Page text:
Home      Discussion      Topics      Dictionary      Almanac
Signup       Login
John Crenshaw

John Crenshaw

Ask a question about 'John Crenshaw'
Start a new discussion about 'John Crenshaw'
Answer questions from other users
Full Discussion Forum
John Hart Crenshaw was an American landowner, salt maker
In chemistry, salts are ionic compounds that result from the neutralization reaction of an acid and a base. They are composed of cations and anions so that the product is electrically neutral...

, and slave trader, based out of Gallatin County, Illinois
Gallatin County, Illinois
Gallatin County is a county located in the U.S. state of Illinois. According to the 2010 census, it has a population of 5,589, which is a decrease of 13.3% from 6,445 in 2000...

. Although Illinois
Illinois is the fifth-most populous state of the United States of America, and is often noted for being a microcosm of the entire country. With Chicago in the northeast, small industrial cities and great agricultural productivity in central and northern Illinois, and natural resources like coal,...

 was a free state, Crenshaw leased the salt works in nearby Equality
Equality, Illinois
Equality is a village in Gallatin County, Illinois, United States. The population was 721 at the 2000 census. Near the village are two points of interest, the Crenshaw House and the Garden of the Gods Wilderness.-History:...

 from the government, which permitted the use of slaves for the arduous labor of hauling and boiling brackish water to produce salt. Crenshaw was widely believed to be involved in the kidnapping and sale of free black citizens in free states as slaves in the south, an enormously profitable trade later known as the Reverse Underground Railroad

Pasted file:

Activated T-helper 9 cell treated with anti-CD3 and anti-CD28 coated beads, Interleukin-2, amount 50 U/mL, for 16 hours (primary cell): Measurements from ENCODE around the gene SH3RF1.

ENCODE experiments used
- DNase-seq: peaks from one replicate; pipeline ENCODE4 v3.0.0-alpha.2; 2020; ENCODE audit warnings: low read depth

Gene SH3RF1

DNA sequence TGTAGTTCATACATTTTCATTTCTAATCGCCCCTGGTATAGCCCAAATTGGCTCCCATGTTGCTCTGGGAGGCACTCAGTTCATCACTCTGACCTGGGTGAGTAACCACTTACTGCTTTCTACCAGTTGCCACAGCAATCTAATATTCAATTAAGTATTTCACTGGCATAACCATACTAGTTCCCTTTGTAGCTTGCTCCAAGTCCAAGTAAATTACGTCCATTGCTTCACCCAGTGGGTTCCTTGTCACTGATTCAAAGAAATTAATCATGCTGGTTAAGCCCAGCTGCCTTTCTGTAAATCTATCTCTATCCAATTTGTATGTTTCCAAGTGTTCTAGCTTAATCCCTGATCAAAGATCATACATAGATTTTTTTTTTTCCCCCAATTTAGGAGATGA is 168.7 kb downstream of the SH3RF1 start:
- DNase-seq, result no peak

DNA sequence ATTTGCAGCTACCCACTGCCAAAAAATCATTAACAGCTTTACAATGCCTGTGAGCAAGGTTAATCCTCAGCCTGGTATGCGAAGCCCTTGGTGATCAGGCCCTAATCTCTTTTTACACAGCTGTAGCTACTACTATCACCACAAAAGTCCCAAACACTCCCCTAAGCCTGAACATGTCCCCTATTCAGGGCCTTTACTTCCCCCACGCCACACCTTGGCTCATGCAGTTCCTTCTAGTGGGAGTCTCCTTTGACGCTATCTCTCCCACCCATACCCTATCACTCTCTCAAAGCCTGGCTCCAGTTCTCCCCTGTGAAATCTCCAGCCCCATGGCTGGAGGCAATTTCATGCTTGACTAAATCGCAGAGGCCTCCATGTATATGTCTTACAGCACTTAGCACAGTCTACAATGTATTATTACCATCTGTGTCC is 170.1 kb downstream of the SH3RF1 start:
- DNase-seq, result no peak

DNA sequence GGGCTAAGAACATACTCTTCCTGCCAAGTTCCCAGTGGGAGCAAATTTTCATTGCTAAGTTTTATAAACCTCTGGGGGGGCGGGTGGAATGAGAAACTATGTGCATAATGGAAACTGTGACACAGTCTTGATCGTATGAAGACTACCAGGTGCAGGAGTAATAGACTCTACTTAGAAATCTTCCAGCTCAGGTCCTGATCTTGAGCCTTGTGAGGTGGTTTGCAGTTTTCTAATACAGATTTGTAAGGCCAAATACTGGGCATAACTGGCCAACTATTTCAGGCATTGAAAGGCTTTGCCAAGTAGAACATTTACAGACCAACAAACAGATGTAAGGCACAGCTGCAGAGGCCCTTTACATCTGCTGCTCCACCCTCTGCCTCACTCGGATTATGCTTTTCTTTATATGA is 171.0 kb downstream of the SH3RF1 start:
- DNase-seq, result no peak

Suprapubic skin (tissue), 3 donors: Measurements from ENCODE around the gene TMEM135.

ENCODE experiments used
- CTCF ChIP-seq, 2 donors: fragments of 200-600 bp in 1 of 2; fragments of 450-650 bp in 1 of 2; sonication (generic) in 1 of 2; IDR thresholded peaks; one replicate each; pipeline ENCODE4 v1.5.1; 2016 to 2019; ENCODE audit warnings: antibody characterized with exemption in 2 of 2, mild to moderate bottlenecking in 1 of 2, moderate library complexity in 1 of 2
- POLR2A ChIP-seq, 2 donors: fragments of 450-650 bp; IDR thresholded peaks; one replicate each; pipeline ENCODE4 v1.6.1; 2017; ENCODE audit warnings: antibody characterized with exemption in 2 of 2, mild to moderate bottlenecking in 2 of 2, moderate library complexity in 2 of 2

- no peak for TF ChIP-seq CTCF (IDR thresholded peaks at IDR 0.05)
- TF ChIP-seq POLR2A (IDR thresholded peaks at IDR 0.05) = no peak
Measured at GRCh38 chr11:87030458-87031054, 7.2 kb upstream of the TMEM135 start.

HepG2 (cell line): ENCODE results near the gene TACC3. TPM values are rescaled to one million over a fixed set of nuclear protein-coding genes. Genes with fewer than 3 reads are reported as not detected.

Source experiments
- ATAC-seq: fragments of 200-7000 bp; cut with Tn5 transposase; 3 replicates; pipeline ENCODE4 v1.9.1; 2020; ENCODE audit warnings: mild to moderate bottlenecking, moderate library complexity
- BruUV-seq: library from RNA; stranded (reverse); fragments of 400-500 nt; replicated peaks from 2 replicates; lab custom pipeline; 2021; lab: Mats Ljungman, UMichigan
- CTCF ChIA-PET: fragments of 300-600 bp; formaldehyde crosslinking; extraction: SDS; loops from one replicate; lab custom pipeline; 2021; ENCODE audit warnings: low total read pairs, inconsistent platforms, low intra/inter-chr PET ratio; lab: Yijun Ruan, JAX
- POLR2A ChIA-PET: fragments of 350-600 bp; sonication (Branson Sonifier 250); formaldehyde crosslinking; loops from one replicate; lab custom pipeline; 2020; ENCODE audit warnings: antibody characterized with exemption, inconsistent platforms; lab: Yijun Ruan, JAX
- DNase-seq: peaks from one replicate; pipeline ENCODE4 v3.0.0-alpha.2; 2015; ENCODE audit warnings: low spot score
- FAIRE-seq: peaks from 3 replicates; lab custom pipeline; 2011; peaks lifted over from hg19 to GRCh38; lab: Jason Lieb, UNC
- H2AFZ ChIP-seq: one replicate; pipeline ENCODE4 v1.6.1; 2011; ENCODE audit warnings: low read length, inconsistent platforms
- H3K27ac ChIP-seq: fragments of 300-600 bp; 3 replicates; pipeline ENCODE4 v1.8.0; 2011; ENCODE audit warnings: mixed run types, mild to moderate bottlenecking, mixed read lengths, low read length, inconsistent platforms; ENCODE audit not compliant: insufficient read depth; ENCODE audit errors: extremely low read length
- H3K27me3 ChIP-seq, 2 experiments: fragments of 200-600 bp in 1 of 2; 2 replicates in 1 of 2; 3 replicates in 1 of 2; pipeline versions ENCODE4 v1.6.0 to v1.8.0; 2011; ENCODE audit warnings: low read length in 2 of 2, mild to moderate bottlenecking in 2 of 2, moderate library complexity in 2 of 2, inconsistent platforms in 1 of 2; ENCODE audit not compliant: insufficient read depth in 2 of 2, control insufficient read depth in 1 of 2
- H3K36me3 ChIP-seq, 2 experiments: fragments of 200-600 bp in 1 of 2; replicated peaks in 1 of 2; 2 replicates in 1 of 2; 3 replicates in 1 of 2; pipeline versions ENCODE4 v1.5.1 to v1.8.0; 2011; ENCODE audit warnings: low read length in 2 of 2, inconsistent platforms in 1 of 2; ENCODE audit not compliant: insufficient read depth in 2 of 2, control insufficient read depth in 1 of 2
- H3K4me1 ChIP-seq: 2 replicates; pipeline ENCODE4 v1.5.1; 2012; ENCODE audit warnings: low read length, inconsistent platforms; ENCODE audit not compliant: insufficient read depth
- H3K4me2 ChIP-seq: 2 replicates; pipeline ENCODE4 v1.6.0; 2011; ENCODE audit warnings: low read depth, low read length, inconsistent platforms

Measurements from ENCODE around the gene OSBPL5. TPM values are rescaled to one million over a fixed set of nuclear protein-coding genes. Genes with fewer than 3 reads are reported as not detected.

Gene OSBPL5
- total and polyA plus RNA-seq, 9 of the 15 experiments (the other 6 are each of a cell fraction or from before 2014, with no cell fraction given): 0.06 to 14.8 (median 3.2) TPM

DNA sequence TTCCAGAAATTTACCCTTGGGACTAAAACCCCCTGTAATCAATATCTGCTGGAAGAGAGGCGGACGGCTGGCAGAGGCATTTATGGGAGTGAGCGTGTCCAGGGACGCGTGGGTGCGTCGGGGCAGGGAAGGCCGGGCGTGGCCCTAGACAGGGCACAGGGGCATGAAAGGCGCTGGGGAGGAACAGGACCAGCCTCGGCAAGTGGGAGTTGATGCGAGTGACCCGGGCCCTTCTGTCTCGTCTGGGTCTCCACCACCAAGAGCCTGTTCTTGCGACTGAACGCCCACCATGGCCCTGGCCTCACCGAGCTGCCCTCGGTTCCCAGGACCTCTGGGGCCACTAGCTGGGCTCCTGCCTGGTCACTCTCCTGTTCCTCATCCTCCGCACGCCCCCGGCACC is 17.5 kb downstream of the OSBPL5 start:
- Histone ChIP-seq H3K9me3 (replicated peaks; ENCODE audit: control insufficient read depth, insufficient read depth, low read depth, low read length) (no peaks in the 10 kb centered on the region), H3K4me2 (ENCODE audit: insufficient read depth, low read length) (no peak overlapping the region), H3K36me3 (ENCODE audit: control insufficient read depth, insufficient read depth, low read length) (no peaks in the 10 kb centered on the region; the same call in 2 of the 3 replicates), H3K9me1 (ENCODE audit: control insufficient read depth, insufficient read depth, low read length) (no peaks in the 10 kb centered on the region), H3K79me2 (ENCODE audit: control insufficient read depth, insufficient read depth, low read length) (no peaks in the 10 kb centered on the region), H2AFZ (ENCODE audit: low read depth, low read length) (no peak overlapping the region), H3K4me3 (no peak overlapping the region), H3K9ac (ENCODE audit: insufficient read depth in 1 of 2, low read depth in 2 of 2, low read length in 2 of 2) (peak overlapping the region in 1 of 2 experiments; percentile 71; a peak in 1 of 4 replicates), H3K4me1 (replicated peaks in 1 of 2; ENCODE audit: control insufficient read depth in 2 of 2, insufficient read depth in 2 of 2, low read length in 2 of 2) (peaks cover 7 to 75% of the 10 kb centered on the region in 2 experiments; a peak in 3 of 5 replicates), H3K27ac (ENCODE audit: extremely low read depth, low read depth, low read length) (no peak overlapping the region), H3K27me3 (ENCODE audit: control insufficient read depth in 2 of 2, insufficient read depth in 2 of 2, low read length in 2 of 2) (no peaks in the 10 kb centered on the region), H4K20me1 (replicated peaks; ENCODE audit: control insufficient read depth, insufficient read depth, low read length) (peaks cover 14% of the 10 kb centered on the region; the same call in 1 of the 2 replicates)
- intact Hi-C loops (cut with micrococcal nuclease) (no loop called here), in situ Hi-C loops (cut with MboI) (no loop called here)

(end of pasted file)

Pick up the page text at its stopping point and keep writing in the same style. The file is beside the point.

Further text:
Reverse Underground Railroad
The Reverse Underground Railroad is the term used for the historical practice of kidnapping free Black Americans from free states and transporting them into the American South for sale as slaves...


Due to Crenshaw's keeping and breeding of slaves and kidnapping of free blacks, who were then pressed into slavery, his house became popularly known as The Old Slave House and is alleged to be haunted. A grand jury indicted Crenshaw for kidnapping, once in the mid 1820s (the outcome unknown) and again in 1842 when a trial jury acquitted him. The case’s victims, Maria Adams and her seven or eight children, ended up as slaves in Texas. In 1828, Crenshaw took Frank Granger and 15 others downriver to Tipton Co., Tennessee, and sold them as slaves. Crenshaw also kidnapped Lucinda and her children in 1828. She ended up in Barren County, Kentucky. Contemporary letters identifying Crenshaw’s role back both cases. Crenshaw also kidnapped Peter White and three others in the 1840s. They were sold into slavery in Arkansas, but later rescued. Stories of strange noises upstairs coming from victims, date to 1851. Despite accounts that the rooms were slave quarters, Crenshaw family stories indicate a distinction between the plantation’s household servants and field hands, and the victim’s of Crenshaw’s criminal activities. However, problems arose in the indicting of Crenshaw because the Fugitive Slave Act of 1850 required all northern citizens to return runaway slaves to their owners and the Dred Scott decision
Dred Scott v. Sandford
Dred Scott v. Sandford, , also known as the Dred Scott Decision, was a ruling by the U.S. Supreme Court that people of African descent brought into the United States and held as slaves were not protected by the Constitution and could never be U.S...

which stated that all blacks were property whether they were in a free or slave state.

In 2004, the National Park Service named the Crenshaw Mansion, referred to as "The Old Slave House", as part of the Underground Railroad National Network to Freedom program to acknowledge its importance in the reverse underground railroad and the role John Crenshaw played in condemning free blacks to slavery.

External links

This article includes public domain text from the National Park Service website